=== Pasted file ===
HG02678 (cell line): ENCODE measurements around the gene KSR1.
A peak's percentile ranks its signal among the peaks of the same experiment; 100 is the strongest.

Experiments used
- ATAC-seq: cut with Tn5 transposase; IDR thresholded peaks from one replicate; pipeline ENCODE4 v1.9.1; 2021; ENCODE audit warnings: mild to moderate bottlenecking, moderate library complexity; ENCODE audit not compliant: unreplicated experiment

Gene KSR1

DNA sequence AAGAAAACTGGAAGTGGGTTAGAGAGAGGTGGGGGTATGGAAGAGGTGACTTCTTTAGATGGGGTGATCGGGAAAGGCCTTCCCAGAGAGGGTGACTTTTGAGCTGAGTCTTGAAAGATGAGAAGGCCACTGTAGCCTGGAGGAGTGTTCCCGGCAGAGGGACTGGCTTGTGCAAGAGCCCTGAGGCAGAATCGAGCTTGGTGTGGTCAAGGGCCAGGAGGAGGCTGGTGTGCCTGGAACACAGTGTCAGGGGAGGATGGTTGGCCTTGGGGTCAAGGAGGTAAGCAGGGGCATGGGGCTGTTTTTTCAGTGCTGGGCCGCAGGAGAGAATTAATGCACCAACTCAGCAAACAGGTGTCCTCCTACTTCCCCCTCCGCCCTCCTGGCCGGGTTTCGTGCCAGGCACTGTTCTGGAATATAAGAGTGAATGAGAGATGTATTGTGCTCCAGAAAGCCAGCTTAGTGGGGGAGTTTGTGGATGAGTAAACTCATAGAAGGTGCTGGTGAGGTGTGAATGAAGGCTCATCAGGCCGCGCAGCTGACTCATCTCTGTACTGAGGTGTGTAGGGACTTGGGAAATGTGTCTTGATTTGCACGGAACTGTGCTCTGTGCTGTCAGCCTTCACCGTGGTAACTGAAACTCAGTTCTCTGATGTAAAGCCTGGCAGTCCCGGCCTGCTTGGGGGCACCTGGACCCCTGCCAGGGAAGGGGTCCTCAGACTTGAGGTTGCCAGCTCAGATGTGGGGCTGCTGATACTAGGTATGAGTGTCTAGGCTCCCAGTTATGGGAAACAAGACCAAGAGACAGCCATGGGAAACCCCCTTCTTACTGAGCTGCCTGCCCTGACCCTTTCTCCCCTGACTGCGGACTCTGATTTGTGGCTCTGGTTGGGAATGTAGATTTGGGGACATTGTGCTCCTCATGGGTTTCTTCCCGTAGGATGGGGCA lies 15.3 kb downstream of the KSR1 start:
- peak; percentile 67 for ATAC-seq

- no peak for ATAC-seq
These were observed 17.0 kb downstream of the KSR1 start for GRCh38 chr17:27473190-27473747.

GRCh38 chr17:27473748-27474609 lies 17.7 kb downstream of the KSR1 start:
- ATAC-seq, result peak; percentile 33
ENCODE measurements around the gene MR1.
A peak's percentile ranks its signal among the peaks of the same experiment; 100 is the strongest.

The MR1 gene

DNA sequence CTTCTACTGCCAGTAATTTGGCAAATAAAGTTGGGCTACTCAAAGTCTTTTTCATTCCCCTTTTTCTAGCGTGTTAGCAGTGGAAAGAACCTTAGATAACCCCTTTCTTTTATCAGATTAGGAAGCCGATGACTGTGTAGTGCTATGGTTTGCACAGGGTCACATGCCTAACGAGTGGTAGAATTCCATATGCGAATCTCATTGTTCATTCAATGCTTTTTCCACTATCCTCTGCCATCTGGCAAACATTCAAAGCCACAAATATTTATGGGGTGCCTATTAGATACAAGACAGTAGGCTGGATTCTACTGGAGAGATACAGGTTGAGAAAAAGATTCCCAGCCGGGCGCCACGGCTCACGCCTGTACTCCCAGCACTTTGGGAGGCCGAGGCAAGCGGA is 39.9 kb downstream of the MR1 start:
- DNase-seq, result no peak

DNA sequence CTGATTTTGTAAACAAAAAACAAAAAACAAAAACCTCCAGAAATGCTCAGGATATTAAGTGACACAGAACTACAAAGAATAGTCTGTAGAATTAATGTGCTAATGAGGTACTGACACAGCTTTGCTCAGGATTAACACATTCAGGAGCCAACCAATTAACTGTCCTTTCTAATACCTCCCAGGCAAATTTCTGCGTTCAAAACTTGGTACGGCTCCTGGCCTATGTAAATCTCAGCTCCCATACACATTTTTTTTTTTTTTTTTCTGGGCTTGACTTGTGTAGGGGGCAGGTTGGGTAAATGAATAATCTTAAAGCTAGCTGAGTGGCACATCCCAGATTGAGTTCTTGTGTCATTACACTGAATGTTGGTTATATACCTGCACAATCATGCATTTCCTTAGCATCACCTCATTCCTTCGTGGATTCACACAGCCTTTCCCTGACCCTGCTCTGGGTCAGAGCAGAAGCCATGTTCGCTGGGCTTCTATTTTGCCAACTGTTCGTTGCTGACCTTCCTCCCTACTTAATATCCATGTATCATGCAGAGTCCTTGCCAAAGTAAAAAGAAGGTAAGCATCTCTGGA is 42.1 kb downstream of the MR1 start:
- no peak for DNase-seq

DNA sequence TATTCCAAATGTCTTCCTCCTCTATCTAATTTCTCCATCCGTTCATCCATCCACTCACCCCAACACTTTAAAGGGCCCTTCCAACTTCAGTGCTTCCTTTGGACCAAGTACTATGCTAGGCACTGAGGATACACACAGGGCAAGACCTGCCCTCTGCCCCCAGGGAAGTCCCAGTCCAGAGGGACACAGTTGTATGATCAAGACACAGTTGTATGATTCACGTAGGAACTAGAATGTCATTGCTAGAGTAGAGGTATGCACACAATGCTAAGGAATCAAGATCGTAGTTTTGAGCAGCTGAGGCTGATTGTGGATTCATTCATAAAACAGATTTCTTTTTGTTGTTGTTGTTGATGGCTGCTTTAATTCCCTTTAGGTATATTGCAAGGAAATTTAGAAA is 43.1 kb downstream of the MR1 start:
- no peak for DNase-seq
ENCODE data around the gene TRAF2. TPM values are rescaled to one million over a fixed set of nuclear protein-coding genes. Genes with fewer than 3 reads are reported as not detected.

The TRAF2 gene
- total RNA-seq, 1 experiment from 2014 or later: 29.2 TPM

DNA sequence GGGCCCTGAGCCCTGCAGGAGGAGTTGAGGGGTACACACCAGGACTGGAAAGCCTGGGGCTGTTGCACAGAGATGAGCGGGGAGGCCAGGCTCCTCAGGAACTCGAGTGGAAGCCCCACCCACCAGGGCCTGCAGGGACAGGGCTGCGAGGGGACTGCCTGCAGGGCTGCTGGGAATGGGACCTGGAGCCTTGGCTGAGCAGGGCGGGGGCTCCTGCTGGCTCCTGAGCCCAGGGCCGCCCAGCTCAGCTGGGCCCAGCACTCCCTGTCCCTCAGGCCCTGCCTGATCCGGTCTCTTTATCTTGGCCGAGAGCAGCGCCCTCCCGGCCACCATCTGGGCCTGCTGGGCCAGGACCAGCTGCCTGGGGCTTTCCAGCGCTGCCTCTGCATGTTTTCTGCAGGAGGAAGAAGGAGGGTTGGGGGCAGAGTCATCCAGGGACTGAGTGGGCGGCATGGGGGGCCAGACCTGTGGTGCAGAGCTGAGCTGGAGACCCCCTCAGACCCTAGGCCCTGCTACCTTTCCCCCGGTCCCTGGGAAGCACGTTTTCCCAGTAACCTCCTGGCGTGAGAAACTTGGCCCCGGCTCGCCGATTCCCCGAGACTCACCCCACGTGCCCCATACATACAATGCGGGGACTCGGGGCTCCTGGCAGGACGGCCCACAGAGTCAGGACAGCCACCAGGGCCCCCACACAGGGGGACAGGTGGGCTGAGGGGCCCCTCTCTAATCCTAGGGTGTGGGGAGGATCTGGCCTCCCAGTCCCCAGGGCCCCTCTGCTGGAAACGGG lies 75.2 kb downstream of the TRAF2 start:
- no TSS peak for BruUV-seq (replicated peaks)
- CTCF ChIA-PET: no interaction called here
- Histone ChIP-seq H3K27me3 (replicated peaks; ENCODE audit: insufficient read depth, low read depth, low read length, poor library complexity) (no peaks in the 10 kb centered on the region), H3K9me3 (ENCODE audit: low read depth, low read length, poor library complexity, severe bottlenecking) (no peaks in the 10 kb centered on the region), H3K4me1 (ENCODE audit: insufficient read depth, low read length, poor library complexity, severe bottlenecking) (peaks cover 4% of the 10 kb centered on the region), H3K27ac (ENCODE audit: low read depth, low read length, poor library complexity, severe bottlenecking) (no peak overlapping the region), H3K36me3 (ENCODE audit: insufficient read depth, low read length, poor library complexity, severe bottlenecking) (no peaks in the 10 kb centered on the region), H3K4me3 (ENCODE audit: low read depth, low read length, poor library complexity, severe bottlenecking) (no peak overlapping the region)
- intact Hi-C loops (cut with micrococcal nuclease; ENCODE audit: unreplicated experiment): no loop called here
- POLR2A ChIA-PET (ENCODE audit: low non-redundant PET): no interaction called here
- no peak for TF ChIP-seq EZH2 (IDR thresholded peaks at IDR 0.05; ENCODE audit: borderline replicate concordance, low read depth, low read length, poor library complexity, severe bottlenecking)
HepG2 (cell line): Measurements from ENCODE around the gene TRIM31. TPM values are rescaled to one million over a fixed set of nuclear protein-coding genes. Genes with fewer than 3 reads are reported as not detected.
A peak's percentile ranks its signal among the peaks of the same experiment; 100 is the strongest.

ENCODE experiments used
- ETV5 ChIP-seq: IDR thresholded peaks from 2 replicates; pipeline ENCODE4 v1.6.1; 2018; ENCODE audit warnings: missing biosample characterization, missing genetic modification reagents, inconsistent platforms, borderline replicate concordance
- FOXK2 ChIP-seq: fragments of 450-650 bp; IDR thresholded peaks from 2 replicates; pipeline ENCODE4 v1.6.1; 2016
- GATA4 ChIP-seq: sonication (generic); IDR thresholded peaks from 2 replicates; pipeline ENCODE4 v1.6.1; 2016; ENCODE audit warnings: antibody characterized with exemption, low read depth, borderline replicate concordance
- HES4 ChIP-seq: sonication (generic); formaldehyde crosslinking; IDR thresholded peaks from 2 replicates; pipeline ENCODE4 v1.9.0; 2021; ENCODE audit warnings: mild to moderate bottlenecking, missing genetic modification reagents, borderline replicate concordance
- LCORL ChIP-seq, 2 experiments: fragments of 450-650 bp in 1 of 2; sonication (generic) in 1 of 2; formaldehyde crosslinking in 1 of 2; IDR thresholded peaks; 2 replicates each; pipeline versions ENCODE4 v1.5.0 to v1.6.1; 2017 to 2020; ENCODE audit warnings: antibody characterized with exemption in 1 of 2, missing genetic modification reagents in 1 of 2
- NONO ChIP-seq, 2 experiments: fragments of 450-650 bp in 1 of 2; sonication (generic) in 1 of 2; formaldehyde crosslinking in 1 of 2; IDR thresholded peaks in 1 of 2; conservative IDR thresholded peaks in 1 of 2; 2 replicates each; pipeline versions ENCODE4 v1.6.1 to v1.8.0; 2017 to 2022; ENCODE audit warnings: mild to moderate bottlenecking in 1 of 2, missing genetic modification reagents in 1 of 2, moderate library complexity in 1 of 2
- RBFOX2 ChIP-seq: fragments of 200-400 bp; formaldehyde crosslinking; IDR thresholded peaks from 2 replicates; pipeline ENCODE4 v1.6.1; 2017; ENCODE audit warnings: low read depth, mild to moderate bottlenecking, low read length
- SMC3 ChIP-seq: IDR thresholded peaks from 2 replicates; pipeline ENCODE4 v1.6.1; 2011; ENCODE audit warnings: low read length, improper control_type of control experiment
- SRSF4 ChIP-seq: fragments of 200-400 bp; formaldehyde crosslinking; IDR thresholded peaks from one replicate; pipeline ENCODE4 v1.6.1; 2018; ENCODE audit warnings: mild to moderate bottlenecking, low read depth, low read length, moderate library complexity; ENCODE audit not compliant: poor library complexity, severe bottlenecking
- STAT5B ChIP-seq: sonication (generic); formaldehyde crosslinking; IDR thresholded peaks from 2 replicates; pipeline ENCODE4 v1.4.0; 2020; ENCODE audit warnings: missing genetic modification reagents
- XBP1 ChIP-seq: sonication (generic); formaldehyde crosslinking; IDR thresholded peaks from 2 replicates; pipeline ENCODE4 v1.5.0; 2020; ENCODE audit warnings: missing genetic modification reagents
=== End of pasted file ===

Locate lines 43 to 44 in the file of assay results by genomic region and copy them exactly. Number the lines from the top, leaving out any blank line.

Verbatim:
- STAT5B ChIP-seq: sonication (generic); formaldehyde crosslinking; IDR thresholded peaks from 2 replicates; pipeline ENCODE4 v1.4.0; 2020; ENCODE audit warnings: missing genetic modification reagents
- XBP1 ChIP-seq: sonication (generic); formaldehyde crosslinking; IDR thresholded peaks from 2 replicates; pipeline ENCODE4 v1.5.0; 2020; ENCODE audit warnings: missing genetic modification reagents